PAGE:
Stoke Row, Oxfordshire

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Stoke Row
St. John the Evangelist, Stoke Row - geograph.org.uk - 594896.jpg
St John the Evangelist parish church
Stoke Row is located in Oxfordshire
Stoke Row
Stoke Row
Stoke Row shown within Oxfordshire
Area 6.08 km2 (2.35 sq mi)
Population 651 (2011 census)[1]
• Density 107/km2 (280/sq mi)
OS grid reference SU6884
Civil parish
  • Stoke Row
District
Shire county
Region
Country England
Sovereign state United Kingdom
Post town Henley-on-Thames
Postcode district RG9
Dialling code 01491
Police Thames Valley
Fire Oxfordshire
Ambulance South Central
EU Parliament South East England
UK Parliament
Website www.stokerow.net
List of places
UK
England
Oxfordshire
51°33′07″N 1°00′58″W / 51.552°N 1.016°W / 51.552; -1.016Coordinates: 51°33′07″N 1°00′58″W / 51.552°N 1.016°W / 51.552; -1.016

Stoke Row is a village and civil parish in the Chiltern Hills, about 5 miles (8 km) west of Henley-on-Thames in South Oxfordshire and about 9 miles (14 km) north of Reading.

History[edit]

The toponym was first recorded in 1435. It means a "row of houses at Stoke" (Stoke being a common name for a secondary settlement or outlying farmstead).[2]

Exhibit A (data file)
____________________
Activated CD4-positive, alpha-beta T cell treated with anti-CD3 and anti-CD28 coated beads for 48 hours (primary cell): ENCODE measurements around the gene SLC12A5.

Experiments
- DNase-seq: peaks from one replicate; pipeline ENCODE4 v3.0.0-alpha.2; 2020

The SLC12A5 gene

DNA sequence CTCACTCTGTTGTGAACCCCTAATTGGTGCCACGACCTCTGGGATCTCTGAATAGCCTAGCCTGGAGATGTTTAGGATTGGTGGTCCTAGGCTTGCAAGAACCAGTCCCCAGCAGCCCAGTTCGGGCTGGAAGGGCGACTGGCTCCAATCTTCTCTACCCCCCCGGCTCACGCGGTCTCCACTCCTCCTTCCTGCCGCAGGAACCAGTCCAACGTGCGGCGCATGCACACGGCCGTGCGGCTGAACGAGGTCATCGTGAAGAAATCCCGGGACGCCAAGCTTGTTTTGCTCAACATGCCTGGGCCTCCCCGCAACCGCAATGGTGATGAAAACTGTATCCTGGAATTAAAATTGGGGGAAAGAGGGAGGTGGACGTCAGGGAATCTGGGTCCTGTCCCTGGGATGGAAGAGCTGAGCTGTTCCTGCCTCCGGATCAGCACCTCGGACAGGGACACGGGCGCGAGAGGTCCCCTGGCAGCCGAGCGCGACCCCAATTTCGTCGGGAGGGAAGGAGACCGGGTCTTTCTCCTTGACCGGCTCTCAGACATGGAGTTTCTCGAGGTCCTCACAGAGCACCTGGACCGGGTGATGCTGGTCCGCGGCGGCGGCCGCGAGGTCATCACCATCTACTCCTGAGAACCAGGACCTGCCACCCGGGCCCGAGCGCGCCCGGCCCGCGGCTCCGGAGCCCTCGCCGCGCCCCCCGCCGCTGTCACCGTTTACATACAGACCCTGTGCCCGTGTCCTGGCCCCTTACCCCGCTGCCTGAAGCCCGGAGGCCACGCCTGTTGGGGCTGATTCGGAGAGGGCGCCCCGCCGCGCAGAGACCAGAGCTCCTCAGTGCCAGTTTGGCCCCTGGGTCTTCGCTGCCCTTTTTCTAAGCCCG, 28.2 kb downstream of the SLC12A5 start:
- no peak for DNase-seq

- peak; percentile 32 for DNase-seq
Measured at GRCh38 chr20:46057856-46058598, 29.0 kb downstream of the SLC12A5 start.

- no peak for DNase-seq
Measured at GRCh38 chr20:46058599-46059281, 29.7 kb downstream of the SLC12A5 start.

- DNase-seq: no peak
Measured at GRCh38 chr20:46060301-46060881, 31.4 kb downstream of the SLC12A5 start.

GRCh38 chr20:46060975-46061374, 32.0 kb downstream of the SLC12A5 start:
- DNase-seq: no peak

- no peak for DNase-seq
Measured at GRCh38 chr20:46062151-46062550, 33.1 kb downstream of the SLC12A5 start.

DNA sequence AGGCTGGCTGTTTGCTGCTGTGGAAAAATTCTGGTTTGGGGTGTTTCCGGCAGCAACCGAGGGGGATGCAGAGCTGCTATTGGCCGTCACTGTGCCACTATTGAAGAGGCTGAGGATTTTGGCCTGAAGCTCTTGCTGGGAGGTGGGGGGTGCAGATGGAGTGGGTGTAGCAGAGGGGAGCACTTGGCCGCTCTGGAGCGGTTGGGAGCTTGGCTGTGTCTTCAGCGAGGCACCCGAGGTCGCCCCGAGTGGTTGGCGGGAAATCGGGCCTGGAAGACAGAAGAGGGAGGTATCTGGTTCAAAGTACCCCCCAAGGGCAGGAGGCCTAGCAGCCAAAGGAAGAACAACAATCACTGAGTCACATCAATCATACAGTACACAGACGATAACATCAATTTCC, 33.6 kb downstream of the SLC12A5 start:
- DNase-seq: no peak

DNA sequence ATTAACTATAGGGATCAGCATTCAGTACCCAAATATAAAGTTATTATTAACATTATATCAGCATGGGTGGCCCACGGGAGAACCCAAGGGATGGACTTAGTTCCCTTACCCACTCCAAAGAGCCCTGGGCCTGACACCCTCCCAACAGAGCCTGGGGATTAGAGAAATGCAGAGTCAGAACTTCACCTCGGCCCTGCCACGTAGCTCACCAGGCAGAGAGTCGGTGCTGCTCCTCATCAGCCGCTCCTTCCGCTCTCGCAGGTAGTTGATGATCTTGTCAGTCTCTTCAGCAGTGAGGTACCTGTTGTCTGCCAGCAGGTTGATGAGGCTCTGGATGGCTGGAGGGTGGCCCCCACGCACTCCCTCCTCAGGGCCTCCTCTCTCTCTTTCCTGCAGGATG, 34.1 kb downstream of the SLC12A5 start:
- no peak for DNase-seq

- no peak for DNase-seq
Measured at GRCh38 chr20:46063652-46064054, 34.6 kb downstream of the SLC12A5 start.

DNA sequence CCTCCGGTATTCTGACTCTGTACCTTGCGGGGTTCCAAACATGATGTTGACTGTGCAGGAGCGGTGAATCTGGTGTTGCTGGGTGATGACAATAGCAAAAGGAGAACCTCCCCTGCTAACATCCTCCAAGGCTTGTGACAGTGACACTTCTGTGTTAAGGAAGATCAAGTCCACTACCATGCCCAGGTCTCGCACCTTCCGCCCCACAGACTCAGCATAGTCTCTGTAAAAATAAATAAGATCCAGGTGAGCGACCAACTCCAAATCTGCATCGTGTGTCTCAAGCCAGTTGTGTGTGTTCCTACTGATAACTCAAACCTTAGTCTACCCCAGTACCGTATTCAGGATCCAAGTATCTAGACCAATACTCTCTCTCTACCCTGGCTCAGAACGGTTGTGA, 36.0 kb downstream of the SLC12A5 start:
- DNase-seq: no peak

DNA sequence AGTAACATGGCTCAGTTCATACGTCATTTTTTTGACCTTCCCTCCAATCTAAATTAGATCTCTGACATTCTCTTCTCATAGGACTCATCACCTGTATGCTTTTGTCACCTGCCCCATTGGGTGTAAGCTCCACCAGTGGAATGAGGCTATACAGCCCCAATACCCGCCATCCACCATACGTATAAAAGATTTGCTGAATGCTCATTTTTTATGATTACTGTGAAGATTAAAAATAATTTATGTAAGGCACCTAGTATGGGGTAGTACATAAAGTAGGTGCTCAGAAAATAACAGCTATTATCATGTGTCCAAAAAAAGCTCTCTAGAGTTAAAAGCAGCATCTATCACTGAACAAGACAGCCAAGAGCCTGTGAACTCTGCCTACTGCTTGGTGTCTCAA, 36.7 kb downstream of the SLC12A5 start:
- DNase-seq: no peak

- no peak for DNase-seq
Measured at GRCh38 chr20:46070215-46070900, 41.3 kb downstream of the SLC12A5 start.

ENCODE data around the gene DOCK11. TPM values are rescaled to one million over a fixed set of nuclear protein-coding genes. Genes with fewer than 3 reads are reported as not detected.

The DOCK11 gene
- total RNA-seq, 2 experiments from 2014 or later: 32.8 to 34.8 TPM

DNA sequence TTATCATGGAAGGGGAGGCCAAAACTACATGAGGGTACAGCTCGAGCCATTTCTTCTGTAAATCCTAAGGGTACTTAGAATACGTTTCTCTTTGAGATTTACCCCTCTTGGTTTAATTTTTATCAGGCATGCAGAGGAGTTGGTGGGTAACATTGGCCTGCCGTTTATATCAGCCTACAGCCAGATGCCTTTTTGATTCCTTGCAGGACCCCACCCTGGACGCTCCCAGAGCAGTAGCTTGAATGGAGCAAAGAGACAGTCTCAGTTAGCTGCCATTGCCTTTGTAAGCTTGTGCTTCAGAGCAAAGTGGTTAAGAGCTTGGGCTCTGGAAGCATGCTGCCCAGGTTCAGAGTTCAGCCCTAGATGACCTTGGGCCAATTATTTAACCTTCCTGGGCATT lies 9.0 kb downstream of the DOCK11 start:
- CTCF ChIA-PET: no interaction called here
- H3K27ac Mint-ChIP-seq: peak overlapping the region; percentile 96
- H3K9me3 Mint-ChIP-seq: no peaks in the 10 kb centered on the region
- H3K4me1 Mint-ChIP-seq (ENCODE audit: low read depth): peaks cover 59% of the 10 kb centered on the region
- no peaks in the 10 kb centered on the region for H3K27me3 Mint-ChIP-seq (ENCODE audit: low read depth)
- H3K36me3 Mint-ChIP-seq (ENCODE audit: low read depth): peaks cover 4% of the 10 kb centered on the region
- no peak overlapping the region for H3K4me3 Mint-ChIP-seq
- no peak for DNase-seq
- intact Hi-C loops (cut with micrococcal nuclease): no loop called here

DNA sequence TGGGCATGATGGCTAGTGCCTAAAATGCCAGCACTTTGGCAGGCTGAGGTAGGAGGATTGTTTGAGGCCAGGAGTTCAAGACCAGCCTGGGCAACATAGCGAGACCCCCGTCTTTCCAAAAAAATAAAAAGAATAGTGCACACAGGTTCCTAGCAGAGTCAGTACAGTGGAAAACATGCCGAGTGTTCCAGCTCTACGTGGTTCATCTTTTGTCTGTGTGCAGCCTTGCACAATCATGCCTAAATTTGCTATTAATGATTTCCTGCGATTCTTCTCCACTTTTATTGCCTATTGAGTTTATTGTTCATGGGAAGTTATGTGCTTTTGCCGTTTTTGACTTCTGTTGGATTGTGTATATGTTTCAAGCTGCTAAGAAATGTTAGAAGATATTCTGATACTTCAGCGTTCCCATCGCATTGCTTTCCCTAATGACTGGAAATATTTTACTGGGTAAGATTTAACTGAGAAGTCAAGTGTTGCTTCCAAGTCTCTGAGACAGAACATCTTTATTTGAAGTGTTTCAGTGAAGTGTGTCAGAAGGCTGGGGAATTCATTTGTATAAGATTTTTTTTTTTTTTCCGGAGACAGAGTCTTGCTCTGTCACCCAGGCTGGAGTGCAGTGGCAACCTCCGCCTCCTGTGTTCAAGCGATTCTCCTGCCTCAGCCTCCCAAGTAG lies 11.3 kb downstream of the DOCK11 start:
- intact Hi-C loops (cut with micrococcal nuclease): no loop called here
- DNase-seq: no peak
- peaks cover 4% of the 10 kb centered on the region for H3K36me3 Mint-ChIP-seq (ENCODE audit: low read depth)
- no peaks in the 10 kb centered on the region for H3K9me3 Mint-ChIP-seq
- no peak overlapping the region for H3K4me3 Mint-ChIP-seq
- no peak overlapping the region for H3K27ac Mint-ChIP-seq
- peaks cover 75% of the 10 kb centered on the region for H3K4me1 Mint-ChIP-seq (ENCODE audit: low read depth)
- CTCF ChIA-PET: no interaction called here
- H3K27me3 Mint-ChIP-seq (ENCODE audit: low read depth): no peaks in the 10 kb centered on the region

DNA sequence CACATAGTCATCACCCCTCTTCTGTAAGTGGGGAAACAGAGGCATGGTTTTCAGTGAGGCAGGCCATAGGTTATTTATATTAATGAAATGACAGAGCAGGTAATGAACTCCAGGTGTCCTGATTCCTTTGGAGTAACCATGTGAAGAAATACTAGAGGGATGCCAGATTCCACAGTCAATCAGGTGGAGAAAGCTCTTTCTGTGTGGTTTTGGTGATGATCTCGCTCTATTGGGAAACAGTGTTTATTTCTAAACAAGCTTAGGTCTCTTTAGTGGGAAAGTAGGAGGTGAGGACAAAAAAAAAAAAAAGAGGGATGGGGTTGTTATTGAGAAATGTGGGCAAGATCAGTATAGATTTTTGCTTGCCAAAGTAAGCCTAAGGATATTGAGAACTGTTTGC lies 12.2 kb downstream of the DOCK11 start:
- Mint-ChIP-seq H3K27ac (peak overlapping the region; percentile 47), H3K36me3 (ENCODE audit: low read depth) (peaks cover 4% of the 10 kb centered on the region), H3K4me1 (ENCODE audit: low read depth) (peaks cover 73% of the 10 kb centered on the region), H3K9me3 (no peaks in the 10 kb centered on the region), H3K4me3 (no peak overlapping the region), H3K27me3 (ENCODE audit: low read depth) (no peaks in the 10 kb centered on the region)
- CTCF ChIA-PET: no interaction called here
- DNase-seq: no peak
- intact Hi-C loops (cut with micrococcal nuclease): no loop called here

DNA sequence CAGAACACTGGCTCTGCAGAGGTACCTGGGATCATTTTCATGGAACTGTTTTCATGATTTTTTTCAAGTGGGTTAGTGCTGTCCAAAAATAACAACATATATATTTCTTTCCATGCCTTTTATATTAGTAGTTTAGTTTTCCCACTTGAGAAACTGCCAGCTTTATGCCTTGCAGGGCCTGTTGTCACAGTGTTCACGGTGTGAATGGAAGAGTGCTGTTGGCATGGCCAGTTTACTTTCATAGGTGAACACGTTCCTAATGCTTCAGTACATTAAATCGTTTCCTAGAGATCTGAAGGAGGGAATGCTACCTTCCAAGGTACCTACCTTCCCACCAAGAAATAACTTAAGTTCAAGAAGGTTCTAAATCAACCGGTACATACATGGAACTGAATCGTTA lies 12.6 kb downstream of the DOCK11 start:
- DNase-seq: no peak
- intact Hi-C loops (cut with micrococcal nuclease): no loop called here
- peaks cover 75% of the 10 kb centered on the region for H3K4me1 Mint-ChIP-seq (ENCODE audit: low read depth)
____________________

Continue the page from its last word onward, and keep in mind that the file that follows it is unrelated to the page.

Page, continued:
Stoke Row was a hamlet divided between the ancient parishes, and later civil parishes, of Ipsden, Newnham Murren and Mongewell. It became a chapelry in 1849.[3] From 1932 it was divided between Ipsden and Crowmarsh (into which Newnham Murren and Mongewell were merged)[4] In 1952 Stoke Row was made a new civil parish.[5]

Parish church[edit]

The Church of England parish church of Saint John the Evangelist was built in 1846. It was designed in 13th century style by the architect R.C. Hussey.[6] St. John the Evangelist parish is now a member of The Langtree Team Ministry: a Church of England benefice that includes also the parishes of Checkendon, Ipsden, North Stoke, Whitchurch-on-Thames and Woodcote.[7]

Stoke Row Independent Chapel[edit]

Stoke Row Independent Chapel

History[edit]